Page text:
marker gene


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Related to marker gene: Marker chromosome

marker gene

[′märk·ər ‚jēn]
(genetics)
A gene with a known location on a chromosome and a clear-cut phenotype.
References in periodicals archive ?
Identification of haploids was performed at dormant stage by means of the anthocyanin marker gene, R1-nj (Nanda and Chase, 1966; Greenblatt and Bock, 1967; Chase, 1969; Eder and Chalyk, 2002).
It also contains the selectable marker genes hygromycin phosphotransferase (hyg) and kanamycin (kanr).
2], it clearly demonstrates that modern marker gene sequencing creates a far fuller and higher definition picture of the constellation of microbes present in wine fermentations and how they respond to different treatments.
For example, marker gene amplicons (typically rRNA) provide a thorough assessment of biodiversity, especially in regard to "rare biosphere" taxa (Sogin et al.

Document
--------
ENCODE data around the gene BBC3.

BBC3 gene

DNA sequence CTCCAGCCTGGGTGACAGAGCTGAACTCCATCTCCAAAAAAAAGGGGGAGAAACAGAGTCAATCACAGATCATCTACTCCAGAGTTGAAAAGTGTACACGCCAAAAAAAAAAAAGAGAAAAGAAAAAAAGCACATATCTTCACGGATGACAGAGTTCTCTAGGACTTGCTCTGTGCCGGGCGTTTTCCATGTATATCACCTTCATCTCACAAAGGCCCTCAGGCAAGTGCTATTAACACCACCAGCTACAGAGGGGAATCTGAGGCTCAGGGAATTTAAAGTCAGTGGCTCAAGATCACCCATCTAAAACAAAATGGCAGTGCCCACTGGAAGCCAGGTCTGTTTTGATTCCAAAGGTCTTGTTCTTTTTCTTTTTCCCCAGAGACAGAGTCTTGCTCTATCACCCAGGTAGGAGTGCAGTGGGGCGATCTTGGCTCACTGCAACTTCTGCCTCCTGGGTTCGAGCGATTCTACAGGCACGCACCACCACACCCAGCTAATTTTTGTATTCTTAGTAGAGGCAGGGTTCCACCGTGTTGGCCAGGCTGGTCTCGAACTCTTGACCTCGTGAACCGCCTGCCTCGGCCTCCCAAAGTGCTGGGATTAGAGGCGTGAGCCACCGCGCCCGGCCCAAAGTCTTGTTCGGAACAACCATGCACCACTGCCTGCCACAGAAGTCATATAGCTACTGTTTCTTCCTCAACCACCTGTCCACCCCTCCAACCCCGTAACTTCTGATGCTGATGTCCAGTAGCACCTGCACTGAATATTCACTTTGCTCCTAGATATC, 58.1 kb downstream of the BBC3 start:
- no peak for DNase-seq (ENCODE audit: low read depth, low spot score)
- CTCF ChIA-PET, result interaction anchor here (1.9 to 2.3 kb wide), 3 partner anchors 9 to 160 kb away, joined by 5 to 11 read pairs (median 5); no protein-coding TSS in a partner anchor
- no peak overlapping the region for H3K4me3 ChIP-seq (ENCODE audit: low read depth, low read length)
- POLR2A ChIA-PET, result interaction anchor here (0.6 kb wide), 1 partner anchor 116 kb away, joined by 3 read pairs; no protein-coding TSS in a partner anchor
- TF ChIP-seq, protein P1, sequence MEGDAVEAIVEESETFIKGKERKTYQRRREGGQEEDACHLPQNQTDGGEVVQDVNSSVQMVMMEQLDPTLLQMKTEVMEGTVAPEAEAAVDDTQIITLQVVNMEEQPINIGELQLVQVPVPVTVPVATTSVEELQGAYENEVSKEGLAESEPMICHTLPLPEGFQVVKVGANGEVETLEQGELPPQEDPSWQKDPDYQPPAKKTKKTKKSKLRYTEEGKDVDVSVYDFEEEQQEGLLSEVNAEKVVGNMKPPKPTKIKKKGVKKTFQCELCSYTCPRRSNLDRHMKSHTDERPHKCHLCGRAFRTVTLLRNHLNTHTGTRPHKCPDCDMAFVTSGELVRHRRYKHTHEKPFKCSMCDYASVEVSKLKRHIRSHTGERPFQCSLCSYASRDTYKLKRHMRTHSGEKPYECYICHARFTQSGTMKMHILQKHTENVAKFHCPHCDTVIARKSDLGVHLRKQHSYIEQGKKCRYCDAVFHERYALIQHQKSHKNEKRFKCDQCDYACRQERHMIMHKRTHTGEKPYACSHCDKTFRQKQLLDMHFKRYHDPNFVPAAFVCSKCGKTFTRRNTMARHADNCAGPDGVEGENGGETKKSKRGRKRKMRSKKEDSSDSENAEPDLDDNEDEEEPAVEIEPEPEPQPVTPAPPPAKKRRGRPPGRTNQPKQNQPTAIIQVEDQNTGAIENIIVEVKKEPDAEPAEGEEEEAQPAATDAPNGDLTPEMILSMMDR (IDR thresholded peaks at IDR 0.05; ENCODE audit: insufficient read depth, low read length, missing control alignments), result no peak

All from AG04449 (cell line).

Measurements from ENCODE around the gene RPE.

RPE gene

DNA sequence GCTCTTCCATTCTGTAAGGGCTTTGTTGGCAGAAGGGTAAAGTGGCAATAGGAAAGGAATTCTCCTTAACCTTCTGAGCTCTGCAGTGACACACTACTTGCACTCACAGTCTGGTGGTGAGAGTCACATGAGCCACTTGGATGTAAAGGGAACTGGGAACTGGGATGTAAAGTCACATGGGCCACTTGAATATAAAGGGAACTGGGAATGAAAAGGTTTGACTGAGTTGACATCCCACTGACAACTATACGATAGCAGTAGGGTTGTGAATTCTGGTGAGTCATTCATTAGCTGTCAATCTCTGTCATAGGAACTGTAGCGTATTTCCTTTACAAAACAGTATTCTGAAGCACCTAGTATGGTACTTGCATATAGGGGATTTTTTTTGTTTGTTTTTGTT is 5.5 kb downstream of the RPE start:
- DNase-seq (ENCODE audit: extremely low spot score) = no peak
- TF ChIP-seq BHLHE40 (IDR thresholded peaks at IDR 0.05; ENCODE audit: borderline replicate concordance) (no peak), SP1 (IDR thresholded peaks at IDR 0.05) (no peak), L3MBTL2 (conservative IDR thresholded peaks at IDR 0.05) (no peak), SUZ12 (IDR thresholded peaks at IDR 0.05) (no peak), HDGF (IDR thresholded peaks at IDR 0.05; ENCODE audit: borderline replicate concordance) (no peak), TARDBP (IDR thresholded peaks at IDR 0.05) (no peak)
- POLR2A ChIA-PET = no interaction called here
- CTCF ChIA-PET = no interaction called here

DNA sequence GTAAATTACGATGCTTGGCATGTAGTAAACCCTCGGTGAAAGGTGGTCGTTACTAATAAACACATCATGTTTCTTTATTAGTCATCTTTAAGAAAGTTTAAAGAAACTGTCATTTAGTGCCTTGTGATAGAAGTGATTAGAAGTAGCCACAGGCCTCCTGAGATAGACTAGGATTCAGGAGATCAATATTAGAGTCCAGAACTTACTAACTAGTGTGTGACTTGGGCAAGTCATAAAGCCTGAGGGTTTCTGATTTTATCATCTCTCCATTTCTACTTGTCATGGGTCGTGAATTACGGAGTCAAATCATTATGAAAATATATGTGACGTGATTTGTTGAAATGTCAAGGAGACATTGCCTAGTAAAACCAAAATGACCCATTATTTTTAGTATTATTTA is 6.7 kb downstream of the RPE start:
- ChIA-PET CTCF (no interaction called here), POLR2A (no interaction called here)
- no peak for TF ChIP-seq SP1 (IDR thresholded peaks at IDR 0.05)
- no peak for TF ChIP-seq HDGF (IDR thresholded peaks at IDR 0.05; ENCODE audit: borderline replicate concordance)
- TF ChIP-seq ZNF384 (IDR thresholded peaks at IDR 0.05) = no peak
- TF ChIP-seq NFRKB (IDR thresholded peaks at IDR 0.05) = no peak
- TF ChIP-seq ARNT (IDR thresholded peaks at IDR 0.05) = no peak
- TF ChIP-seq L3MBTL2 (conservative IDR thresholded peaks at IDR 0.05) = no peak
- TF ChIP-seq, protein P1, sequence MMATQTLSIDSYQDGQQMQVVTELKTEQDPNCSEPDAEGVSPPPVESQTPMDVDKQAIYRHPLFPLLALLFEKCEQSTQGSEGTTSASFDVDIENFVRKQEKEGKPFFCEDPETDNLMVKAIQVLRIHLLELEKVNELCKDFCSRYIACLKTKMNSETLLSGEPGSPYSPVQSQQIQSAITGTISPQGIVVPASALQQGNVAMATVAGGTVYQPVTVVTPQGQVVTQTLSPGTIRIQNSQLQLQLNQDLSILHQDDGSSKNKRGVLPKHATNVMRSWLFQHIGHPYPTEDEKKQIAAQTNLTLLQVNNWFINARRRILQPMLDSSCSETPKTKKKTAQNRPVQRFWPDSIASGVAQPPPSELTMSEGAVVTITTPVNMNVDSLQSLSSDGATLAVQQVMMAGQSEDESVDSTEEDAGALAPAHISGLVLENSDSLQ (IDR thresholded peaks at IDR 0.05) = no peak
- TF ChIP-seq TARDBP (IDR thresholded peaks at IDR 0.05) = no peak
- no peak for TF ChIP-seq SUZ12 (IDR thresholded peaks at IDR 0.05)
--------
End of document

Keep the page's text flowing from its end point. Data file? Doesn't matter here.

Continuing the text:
This observation suggests that cotransformation of a gene of interest and a marker gene may result in the loss of all transgenic fragments from a complex locus.
Given the emerging science on ARMs, it comes as no surprise that the respected British Medical Association in 1999 recommended that the use of antibiotic-resistant marker genes "should be phased out as swiftly as possible.
elegans worms (mutant and wild-type) that contain marker genes rol-6 (su1006) and Green Fluorescent Protein (GFP).
The second will grant formal approval to Calgene's selectable marker gene.
However, a petition to the FDA for an advisory opinion on a marker gene used in the tomato is still pending.
The NCKU research team figured out that PGE2 has the ability to lower the expression of the aging marker gene, transforming growth factor (TGF)-pl, and rejuvenates the micro-environment of the aged cells, Hsieh explained.
using a process that enables them to identify a marker gene that serves as a bar code for each type of bacteria.
Among the selectable marker genes attempted for transgenic and transplastomic plant development, antibiotic resistant marker gene(s) in combination with Green Fluorescent Protein (GFP) had been the most effective selection marker(s) facilitating the extension of plastid transformation to non-green plastids as in embryogenic cells of cereal crops (Khan and Maliga, 1999).